British economy in zombie recovery: The US economy is recovering faster than the UK because it’s cleaning up its debt quicker with a tough stance on pushing over-leveraged households into default so reducing overall household debt figures, Chris Watling, chief executive of Longview Economics, has told the Numis Securities leisure conference. In the UK, 60 per cent of the mortgage book of one well-known bank is interest payment only. The result was “zombie banks and a “zombie economy”. “We need to clean up the economy, not just print money,” he argued. He said the lesson had been that governments should avoid “credit bubbles”, adding, “but politicians love growth so it’s hard to resist”. The quantitative easing policy has cut the severity of the recession by half but means that the recovery has been pushed out over five to seven years, he added.

Analyst - minimum pricing is tacit support for the pub: Deutsche Bank analyst Geof Collyer has argued that the proposed introduction of minimum pricing is tacit recognition that the pub is not the root of all binge-drinking. He said: “The debate is a complicated one. However, for an industry that has been beleaguered by political intervention not necessarily driven by fiscal imperatives like taxation for the best part of 40 years - the latest being the smoking ban - perhaps it should at least welcome this initiative as it does seem to provide some support for the industry - in terms of narrowing the on-trade / off-trade price gap - and a tacit acknowledgement that pubs may not be the root problem of all binge-drinking that some commentators and daily newspapers try and lead us to believe they are.”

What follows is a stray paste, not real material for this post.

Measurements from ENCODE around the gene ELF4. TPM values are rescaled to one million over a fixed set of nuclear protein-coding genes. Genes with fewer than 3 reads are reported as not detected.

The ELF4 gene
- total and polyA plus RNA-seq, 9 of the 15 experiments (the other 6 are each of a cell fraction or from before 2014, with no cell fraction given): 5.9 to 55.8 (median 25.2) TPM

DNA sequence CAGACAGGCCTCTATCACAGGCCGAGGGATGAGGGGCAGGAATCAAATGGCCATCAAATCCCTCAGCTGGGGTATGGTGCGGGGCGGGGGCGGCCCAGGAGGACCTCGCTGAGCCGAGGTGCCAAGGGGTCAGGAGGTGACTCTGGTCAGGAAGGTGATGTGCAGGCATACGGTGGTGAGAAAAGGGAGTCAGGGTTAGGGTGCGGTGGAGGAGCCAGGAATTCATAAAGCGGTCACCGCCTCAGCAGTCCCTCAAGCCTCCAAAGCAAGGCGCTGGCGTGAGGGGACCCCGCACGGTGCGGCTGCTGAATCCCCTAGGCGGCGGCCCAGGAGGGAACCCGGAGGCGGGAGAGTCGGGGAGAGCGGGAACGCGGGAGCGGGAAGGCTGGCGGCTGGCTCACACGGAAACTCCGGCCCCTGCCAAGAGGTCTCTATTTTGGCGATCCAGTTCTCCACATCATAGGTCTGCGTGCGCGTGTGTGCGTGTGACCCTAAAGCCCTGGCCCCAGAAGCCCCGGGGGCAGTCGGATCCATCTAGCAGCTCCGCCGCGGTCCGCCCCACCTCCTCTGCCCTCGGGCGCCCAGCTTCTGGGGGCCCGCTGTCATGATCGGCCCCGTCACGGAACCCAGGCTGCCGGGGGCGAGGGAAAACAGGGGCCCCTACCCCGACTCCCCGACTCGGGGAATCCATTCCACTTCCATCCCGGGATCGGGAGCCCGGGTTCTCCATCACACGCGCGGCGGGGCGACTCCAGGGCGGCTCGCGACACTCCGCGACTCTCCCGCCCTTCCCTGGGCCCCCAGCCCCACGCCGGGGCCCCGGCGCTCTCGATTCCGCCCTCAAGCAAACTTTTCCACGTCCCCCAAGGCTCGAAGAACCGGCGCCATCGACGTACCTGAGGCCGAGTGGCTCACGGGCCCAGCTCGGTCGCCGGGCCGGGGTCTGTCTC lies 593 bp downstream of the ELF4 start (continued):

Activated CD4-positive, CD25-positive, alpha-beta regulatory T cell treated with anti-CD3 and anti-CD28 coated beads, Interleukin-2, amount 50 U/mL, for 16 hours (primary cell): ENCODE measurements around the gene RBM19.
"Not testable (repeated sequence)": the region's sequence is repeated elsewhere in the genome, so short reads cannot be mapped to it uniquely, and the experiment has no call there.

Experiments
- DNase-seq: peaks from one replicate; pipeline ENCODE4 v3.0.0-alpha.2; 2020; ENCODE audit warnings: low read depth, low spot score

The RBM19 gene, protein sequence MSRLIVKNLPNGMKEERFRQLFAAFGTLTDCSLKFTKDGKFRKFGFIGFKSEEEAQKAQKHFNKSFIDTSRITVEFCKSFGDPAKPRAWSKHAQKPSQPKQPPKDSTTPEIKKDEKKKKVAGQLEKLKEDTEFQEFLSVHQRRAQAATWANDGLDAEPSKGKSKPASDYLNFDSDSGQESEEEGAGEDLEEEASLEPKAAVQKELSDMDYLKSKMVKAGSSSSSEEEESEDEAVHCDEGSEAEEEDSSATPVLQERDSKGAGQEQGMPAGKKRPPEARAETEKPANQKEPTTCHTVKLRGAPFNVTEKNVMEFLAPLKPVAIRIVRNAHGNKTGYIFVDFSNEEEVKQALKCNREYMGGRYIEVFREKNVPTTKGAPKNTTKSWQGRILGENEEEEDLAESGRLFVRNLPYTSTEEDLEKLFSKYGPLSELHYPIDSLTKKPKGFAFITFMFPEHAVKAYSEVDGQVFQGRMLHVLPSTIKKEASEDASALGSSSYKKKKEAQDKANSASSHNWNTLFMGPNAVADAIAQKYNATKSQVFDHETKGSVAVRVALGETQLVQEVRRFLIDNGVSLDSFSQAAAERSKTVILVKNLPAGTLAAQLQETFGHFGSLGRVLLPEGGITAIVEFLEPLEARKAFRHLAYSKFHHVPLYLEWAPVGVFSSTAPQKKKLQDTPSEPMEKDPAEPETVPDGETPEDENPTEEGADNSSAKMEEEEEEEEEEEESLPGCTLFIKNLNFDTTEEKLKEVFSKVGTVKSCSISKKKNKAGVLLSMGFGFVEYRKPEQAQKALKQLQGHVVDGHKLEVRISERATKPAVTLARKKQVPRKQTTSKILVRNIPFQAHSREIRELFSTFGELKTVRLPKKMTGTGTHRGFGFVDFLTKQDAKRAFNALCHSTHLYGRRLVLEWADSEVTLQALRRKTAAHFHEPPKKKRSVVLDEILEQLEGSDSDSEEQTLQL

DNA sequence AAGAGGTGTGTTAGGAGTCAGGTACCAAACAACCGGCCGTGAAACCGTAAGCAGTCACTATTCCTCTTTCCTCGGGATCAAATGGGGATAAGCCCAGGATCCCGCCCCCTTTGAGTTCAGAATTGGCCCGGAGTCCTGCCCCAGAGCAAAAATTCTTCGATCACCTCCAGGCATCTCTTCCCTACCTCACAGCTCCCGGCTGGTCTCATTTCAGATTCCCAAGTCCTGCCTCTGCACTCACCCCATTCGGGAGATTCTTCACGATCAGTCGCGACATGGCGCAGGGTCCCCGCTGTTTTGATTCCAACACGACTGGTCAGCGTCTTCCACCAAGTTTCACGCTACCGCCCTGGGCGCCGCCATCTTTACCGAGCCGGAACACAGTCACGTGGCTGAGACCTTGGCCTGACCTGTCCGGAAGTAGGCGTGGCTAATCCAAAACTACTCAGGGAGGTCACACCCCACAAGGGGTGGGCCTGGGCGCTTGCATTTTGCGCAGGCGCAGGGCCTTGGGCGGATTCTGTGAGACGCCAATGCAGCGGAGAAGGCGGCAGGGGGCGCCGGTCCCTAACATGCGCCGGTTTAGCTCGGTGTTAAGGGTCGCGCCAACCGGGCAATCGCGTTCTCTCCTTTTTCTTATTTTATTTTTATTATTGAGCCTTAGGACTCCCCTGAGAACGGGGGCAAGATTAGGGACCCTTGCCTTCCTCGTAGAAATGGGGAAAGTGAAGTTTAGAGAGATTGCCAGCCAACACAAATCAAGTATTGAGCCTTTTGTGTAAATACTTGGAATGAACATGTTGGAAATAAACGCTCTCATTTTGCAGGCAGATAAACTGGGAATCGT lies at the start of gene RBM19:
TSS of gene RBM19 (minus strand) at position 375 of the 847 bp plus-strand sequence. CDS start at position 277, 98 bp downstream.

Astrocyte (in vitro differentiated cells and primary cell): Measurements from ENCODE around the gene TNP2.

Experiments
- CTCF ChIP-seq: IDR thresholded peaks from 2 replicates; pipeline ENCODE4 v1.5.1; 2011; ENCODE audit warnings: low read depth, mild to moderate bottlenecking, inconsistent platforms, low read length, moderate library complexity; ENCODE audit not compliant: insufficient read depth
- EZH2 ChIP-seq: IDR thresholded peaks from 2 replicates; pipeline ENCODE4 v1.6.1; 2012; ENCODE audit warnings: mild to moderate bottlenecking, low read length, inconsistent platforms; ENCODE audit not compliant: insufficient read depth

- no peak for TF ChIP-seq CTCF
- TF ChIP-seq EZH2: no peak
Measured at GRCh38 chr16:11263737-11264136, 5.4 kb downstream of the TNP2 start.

Minimum pricing means bills of up to £71 a year for moderate drinkers: A minimum price of 40p a unit for alcohol will cost moderate drinkers, who drink one bottle of wine a week, between £40 and £71 per annum, according to the Institute for Fiscal Studies. Authors of the study Andrew Leicester and Martin O’Connell argue the policy is a “very significant intervention” that will also affect people who drink within “healthy” limits.

City analyst French downgrades sector on rising petrol price concerns: Simon French, analyst at Panmure Gordon, has downgraded the travel and leisure sector on concerns over rising oil and petrol prices. However, he was upgraded his recommendation on community pub operators Spirit Pub Company and JD Wetherspoon. He said: “Record petrol prices have the potential to alter longer-term leisure habits with consumers reassessing the need to travel meaningful distances to undertake regular out of the home leisure activities. “In particular, we have less confidence in our earnings forecasts for those companies with operations located a car drive or more away from the home. Some of this demand weakness may be absorbed by more community-based operations.” He said he was now less confident of earnings forecasts for destination-led operators, downgrading The Restaurant Group from “Buy” to “Hold’ and Mitchells & Butlers from “Hold” to “Sell”. However, he argued that demand could shift to community-based operators so upgraded Spirit Pub Company and JD Wetherspoon from “Hold” to “Buy”. His note, issued yesterday morning, comes in the wake of petrol prices moving to 139p a litre and the proposed 3p a litre duty increase set for August.